Robert Dick
1850 The Lancet  
295 "If we allow the flesh to boil for a long time with the water, or if we boil down the soup, it acquires, spontaneously, when conceutrated to a certain point, a brownish colour and a delicate flavour of roasted meat. If we evaporate it to dryness in the water-bath, or if possible, at a still lower temperature, we obtain a dark brown, soft mass, of which half an ounce suffices to convert one pound of water, with the addition of a little salt, into a strong well-flavoured soup. "The tablets of
more » ... so-called portable soup prepared in England and France are not to be compared to the extract of flesh just . mentioned; for these are not made from flesh, but consist of gelatine, more or less pure, only distinguished from bone gelatine by its higher price. "From thirty-two pounds of lean beef, free from bones and fat (eight pounds dry meat and twenty-four pounds water), there is obtained one pound of true extract of flesh, which, from its necessarily high price, can hardly become an article of commerce ; but if the experience of military surgeons agree with that of Parmentier, according to whom " the dried extract of flesh, as an article of provision in the train of a body of troops, supplies to severely-wounded soldiers a restorative or roborant, which, with a little wine, immediately revives their strength, exhausted by great loss of blood, and enables them to bear the transport to the nearest hospital," it appears to me to be a matter of conscience to recommend to the attention of Government the proposal of Parmentier and of Proust. "Now that the composition of the extract of flesh is some-.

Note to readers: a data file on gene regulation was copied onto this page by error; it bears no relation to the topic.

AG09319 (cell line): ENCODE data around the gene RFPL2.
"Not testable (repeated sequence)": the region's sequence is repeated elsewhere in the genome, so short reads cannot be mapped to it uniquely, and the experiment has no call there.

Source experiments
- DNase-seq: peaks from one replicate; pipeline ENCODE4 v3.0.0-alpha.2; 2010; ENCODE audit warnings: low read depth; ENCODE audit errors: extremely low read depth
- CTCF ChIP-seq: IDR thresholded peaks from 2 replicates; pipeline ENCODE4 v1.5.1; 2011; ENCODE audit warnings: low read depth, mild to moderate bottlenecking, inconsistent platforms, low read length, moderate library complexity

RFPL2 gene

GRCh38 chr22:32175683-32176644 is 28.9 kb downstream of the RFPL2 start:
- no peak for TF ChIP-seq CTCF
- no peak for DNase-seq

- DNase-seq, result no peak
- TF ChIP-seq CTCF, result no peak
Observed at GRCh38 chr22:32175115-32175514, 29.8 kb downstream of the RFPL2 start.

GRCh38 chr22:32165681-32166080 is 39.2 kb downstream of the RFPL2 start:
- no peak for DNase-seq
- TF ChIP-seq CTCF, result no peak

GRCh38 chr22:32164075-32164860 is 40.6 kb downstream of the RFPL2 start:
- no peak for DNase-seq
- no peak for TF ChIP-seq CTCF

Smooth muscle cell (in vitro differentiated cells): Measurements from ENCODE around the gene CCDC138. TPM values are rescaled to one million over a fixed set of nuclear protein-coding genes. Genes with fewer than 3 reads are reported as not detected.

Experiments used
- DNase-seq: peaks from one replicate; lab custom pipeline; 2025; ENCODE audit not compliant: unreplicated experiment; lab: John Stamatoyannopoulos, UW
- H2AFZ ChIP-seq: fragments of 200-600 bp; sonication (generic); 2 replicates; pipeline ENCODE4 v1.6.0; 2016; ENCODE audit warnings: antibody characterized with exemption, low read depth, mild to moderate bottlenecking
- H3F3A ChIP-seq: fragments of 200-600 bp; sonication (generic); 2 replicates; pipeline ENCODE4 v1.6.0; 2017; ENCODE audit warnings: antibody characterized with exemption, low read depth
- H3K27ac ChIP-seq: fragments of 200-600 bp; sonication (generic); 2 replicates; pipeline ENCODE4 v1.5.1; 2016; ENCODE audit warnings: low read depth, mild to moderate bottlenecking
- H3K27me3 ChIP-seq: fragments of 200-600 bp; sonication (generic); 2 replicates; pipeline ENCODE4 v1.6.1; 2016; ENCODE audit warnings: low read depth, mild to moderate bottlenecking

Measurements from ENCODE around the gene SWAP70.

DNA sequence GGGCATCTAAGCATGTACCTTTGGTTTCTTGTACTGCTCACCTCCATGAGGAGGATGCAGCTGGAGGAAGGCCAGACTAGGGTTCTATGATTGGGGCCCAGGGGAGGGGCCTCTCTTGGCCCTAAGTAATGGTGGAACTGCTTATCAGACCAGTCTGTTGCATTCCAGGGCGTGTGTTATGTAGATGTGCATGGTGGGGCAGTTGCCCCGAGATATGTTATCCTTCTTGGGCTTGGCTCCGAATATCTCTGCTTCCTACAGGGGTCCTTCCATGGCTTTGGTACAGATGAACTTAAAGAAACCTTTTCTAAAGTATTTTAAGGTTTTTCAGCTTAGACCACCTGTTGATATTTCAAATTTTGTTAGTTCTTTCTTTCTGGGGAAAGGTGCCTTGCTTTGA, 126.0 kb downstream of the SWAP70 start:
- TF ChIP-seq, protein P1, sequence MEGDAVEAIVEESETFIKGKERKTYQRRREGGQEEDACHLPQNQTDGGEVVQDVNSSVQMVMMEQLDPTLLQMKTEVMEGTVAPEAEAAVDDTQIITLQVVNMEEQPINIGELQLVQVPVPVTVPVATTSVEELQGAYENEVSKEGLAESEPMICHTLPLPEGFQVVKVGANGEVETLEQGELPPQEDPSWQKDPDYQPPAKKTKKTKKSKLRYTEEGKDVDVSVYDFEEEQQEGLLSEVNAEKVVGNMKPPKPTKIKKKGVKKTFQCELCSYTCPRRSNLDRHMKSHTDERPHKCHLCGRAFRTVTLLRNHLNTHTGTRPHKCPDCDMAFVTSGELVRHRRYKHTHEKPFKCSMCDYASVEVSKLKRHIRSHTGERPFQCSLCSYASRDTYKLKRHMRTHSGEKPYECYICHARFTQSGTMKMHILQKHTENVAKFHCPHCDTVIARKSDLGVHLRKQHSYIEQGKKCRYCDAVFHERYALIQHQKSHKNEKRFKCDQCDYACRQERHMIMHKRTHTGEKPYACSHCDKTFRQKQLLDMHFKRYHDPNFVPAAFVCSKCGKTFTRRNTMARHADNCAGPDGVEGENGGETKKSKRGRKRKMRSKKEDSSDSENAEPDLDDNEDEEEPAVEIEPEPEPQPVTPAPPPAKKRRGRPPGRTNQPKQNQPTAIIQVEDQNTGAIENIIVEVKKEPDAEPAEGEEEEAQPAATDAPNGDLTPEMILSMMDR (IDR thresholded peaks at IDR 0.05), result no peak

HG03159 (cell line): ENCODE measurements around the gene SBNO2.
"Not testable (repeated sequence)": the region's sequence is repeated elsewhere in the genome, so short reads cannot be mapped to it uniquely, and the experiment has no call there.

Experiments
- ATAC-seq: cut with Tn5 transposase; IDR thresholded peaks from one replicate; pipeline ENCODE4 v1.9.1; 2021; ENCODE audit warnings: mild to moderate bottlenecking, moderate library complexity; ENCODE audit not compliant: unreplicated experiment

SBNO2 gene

doi:10.1016/s0140-6736(02)88968-1 fatcat:jbse36oepjgc3fapqe7tvxdzhm